A tight site in Southwark provoked some creative thinking from the services team in their bid to meet London’s 10% renewables target.
Meeting 10% of a building’s energy needs from renewable technologies on site is a test for any design team. On a tight London infill it can be nigh on impossible, and the project may have to be exempted, at least partially, from the capital’s 10% rule.
All the more credit to engineer Arup for its holistic approach to just such a restricted site at 160 Tooley Street in Southwark, near London Bridge station, where it has integrated the building services into the structure in what the designers term a “lean office” solution.
The 18500m2 speculative office building for Great Portland Estates is part reconstruction of original Victorian buildings, part new build. The ground floor will be home to bars, restaurants and retail, above which will be five floors of flexible office space that can accommodate up to four separate tenancies.
The starting point for the lean design was the ventilation system. Working with architect Allford Hall Monaghan Morris and contractor Laing O’Rourke, Arup designed a displacement system that utilises the hollow central core of the precast concrete support columns to funnel air from the rooftop air-handling units down through the floors.
It is a neat solution: while the 1.05m external diameter of the columns remains constant, the cross-section area changes. So at the base of the column, where the weight of the upper floors is greatest, the walls need to be thickest; whereas from a ventilation perspective the duct is widest at the top, where the structural loads are least and the duct carries the most fresh air.
The columns were cast off-site using customised Rapidobat tubes. These cardboard tubes are normally used as external shuttering for solid concrete columns and are discarded once the concrete has set. To make the hollow columns for this project, Arup devised a system for using a tube as an internal shutter, with concrete pumped into the gap between two concentric tubes. The inner tubes remain inside the finished column sections. The differing wall diameters were created by altering the diameter of the inner tube, while leaving the external tube unchanged.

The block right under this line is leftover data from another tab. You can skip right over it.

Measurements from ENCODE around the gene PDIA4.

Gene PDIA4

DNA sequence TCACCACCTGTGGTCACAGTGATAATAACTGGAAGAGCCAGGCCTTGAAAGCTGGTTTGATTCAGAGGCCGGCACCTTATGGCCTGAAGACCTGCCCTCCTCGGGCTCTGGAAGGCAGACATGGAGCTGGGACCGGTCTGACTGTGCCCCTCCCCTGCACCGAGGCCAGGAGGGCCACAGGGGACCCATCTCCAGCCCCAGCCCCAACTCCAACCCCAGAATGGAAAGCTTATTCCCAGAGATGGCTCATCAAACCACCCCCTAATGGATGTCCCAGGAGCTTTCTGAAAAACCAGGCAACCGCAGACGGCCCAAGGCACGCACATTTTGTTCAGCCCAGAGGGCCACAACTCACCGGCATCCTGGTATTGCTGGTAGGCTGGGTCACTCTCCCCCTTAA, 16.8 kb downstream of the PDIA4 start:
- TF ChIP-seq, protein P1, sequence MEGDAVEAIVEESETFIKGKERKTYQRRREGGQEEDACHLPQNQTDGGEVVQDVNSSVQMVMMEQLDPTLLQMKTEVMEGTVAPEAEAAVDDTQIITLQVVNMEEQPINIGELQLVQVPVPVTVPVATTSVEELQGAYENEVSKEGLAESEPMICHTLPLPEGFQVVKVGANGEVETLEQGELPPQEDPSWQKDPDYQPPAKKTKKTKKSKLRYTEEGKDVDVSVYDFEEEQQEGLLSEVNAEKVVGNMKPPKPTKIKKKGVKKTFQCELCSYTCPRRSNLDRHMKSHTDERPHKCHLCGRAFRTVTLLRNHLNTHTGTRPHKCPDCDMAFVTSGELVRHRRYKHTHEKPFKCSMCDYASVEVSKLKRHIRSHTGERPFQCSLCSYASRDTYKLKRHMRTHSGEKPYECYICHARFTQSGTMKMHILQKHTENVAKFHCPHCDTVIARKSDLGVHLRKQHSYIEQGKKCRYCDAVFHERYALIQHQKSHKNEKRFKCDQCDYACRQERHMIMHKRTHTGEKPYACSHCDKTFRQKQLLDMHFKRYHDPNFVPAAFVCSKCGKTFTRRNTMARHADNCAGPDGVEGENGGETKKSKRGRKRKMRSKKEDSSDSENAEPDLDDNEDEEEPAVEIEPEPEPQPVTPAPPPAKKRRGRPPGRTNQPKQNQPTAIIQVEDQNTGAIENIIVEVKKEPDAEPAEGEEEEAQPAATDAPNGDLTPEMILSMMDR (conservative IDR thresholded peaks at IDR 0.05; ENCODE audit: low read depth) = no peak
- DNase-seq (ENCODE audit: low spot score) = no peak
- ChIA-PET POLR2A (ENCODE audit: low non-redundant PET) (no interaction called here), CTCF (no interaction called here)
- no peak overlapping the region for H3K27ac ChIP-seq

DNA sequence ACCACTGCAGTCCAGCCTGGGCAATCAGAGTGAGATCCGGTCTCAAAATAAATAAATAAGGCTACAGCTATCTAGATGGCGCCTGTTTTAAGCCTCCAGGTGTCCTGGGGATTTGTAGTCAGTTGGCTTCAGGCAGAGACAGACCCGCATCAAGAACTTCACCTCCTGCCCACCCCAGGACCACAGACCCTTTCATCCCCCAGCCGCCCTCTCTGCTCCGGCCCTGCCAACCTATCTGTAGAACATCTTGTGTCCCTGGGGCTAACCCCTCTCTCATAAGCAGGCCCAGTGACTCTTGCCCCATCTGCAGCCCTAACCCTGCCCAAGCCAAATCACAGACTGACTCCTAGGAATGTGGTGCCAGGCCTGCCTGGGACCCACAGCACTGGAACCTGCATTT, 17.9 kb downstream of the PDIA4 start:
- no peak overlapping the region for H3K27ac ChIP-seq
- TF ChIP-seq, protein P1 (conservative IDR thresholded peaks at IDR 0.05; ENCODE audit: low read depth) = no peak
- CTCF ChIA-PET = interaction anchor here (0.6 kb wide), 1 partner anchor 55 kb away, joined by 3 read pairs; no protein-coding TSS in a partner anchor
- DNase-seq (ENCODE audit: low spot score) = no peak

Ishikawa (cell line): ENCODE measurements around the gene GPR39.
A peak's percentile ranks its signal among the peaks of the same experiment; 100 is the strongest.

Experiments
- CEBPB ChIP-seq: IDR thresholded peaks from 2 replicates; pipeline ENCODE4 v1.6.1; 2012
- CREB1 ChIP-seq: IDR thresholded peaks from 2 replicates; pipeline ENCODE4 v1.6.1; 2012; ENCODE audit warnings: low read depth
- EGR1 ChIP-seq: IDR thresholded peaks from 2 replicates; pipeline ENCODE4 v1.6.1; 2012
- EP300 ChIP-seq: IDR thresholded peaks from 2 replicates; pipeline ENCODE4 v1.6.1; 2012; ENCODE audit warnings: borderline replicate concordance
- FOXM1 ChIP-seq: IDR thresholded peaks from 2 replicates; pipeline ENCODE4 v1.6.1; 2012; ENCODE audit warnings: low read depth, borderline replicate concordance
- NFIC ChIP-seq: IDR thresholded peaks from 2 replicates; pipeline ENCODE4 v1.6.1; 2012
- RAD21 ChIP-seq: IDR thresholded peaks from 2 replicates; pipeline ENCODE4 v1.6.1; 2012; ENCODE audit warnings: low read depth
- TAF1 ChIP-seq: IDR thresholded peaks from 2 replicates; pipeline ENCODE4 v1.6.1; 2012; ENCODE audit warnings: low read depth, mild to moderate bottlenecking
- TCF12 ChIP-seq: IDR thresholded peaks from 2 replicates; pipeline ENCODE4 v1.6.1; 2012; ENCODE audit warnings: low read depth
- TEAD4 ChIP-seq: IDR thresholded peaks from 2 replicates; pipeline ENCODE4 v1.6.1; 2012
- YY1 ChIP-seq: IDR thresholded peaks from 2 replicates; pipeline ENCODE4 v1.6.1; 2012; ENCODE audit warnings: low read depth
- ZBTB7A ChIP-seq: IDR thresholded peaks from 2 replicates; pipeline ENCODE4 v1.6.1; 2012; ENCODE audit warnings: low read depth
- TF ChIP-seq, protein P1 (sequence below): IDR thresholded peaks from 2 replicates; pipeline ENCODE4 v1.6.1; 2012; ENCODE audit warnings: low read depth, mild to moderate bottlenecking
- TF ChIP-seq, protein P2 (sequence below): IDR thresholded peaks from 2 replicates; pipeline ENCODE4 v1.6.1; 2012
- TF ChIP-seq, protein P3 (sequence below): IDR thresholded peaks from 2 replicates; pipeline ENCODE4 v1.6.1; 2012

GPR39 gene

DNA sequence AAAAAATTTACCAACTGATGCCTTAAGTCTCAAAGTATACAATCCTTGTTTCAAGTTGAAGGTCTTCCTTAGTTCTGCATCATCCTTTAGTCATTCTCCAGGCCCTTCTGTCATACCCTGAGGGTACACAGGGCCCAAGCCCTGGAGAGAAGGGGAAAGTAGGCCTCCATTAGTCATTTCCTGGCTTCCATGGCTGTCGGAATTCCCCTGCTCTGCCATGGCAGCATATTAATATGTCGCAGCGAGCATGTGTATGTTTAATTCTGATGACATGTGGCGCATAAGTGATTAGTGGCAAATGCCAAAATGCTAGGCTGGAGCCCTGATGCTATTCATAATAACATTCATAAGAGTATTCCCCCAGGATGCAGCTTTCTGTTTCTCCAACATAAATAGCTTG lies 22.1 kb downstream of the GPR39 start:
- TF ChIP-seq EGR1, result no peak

Ports cut into the columns deliver air to the 450mm raised floor. Short ducts deliver it to the perimeter of the floor plates, where it is needed most to deal with the solar gain. Final delivery is via floor grilles.
Ceilings are exposed concrete to add thermal mass to the interior, reducing peak cooling demand. For a high quality finish, 3m x 3m pre-cast concrete “biscuits” were used as formwork, with the post-tensioned concrete floor slabs poured directly on them. To accommodate the Zumtobel lighting track and the smoke alarm, the edges of each soffit biscuit have a shallow rebate cast into them.
The low energy ventilation system contributed to a 30% reduction in overall energy consumption compared with a similar size conventional office building. This reduced energy demand makes the 10% renewable component of the project more easily achievable by simply using a biomass boiler and solar thermal panels on the roof.
The biomass runs off pelleted woodchips. A street-level access chute allows monthly delivery into the basement storage hopper. From here an auger feeds the pellets into the boiler. And if the woodchip supply runs out, the multimode boiler can be switched to run on gas.
The 130m2 array of Viessman evacuated tube solar thermal panels will preheat the water for the biofuel boiler, reducing its fuel consumption. The lean office approach extends to the toilets, where rainwater is used for flushing and plant watering. A rooftop collector feeds a basement storage tank. However, the system remains connected to the mains in case of exceptionally low rainfall.
The building has been awarded a B on its energy performance certificate, with carbon emissions of 50kg C02/m2. The entire building has now been let to Southwark council – proof that lean thinking works.
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Building Sustainable Design